Additionally there are other non profits that I would like to work with or help spread the word about and having the center will make it possible to spread the word for all of these groups without detracting from anyone’s mission and message. It will be an informational source.

As for my own personal business of being a doula and childbirth educator I look forward to having a central location to schedule consultations, prenatals, and classes. In a recent week I met various clients and potential clients in 7 different restaurants and cafes. This is not the best use of my time and resources. It is working but it can be improved. A local curiosities shop has been wonderful about allowing me to schedule classes at their store for a modest fee. I fully appreciate them and plan on still utilizing their space occasionally as it is on the west side of town which may be more convenient for a few customers. The owner and I have some visions of our own for community events we can offer. One of the most exciting things I can offer is more childbirth classes. It has been several years since I had a suitable place to offer my Comfort Measures Class, Prep for VBAC Class, 6 Week Prepared Childbirth Series and more.

Holly has been offering placenta encapsulation services to the community for several years now and a Knoxville physical office will only help further the convenience of using her fabulous services. She recently has gotten back into photography and is most interested in maternity, birth, and newborn photography.

We look forward to watching this Center grow. We are thrilled to be in an office of mostly women business owners who offer chiropractic, cranio sacral therapy, Reiki, counseling, addiction recovery and more. It is a truly healing place. A special thanks to Natalie Kurylo, D.C. of Heliotropic Healing who told us of the office space opening. We hope that all in the community will help support it in some way so that the many and varied Knoxville resources will only grow. There is some trepidation with any new endeavor however my life and business experience has taught me that whatever you put out in the community will return to you. Please help us grow!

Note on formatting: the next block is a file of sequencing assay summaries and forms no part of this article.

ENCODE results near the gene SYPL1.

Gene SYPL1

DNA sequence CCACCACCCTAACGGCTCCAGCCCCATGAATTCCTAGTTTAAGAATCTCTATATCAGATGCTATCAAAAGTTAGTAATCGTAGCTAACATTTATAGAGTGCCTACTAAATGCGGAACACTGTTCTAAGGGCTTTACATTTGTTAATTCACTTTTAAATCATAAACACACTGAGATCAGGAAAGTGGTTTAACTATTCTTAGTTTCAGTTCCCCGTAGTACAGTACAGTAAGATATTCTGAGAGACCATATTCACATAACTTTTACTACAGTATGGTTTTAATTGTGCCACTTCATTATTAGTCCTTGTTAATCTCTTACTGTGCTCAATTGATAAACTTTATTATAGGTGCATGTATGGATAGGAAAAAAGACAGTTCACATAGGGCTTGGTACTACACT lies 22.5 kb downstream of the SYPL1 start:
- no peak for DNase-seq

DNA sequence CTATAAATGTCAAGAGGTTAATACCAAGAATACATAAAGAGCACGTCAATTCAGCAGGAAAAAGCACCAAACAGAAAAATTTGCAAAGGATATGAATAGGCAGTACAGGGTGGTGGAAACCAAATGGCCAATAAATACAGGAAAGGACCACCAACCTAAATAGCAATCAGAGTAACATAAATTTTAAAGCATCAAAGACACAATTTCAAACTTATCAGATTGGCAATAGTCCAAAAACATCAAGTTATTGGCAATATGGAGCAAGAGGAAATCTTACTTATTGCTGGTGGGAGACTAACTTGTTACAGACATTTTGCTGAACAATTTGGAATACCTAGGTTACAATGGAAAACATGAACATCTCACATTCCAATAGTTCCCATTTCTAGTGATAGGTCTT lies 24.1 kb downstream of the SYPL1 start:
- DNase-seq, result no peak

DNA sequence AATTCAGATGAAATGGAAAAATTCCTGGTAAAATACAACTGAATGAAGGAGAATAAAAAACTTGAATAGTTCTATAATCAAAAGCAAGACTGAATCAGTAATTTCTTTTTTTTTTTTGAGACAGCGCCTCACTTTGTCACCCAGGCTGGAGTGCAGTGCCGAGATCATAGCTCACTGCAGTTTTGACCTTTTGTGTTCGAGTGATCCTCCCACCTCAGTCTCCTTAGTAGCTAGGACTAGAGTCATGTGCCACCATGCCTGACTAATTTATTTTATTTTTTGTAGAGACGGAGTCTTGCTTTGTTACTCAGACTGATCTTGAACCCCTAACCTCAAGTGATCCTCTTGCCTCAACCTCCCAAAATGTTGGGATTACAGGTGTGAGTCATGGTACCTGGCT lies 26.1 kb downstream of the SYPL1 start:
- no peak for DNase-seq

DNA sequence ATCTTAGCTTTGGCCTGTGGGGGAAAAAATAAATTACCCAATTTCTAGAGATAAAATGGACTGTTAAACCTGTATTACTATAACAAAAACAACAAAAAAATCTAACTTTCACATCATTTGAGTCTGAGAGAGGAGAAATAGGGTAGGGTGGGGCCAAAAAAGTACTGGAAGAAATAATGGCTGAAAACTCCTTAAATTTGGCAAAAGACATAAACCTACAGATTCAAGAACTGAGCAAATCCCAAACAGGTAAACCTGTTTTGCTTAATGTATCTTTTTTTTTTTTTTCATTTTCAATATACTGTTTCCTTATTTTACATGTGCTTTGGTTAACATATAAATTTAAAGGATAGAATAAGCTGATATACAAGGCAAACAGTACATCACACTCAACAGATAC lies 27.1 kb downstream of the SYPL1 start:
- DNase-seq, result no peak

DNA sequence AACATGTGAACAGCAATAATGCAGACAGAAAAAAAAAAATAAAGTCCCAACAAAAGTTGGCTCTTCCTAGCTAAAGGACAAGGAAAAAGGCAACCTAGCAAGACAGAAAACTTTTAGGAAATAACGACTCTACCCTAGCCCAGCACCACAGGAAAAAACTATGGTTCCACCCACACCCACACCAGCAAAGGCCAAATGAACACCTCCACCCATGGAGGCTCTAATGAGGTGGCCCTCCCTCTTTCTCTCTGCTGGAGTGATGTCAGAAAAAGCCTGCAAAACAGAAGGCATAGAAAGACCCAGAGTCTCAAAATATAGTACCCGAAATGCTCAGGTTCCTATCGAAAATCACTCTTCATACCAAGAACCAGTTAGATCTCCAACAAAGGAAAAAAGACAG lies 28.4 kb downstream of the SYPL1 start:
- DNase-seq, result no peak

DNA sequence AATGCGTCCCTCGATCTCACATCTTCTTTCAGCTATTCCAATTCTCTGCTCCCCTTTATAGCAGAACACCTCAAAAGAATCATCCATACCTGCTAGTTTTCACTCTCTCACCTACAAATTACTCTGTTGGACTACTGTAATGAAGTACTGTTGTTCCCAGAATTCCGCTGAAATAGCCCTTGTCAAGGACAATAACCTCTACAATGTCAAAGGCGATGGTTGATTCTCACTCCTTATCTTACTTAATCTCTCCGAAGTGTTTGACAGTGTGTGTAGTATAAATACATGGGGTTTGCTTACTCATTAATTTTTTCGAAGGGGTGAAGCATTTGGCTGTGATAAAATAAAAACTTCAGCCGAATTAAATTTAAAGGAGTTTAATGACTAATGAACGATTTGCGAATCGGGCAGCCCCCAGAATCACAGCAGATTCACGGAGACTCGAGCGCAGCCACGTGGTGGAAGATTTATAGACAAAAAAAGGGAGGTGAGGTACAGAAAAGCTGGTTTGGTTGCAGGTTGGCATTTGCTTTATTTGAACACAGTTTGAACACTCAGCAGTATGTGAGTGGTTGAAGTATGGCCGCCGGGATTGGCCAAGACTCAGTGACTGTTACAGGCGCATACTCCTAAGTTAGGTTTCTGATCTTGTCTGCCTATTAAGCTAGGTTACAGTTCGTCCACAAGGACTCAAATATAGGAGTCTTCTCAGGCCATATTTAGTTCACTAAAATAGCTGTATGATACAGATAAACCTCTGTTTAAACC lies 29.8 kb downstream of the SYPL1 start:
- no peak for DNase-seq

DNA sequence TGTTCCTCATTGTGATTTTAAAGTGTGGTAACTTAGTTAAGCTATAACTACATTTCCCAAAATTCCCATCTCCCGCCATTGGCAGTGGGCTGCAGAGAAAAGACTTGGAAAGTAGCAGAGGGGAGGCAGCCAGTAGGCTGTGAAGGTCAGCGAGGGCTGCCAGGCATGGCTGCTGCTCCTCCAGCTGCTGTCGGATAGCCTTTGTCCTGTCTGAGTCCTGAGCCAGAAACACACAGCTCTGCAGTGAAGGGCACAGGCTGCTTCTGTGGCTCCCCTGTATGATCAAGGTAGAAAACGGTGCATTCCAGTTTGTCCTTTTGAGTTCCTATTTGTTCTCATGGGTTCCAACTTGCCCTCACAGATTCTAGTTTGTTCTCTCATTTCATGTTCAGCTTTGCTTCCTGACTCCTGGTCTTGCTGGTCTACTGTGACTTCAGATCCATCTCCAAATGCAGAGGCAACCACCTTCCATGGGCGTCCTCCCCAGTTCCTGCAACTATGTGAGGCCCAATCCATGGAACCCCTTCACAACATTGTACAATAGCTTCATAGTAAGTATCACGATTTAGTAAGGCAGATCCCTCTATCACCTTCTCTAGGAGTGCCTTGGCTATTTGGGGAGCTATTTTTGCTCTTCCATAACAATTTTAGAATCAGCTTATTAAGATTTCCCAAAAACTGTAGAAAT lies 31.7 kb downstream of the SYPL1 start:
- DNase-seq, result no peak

November Events

It is short notice, but tonight is the ICAN of Knoxville November Meeting. We will be having Marty Lawson speak about Craniosacral Therapy for Newborns. The meeting is held at Earth Fare in Turkey Creek and will be from 6-7 p.m.

Due to the Thanksgiving Holidays, the normally scheduled Comfort Measures Class is moved to Saturday, Nov  19th from 11-2:30. Please pre-register at beautifulbirths2003@yahoo.com so I can have a head count and handouts prepared. The class is held at Cutie Tooties Cloth Diaper Store in Bearden. Cost is $50.00 per couple.

Knoxville Birth Network and ICAN of Knoxville are working on a screening of More of the Business of Being Born, tentatively scheduled for early December. Stay tuned for more details on this exciting event!

All Rights Reserved, 2011, Kimberly Sebeck, Knoxville Doula


Birth in Knoxville and East Tennessee — Exciting!

I’m writing a quick blog out of the gratitude in my heart for all of the amazing things that have happened recently in Knoxville for birth and options involving pregnancy and birth. I say recently because I started professionally being a doula and childbirth educator in 2000 — and things were very different then. There were a handful of amazing doulas, some childbirth educators, Lisa Coomer, CPM, and of course the Lisa Ross Birth and Women’s Center. We were here, but sometimes our time and resources were limited.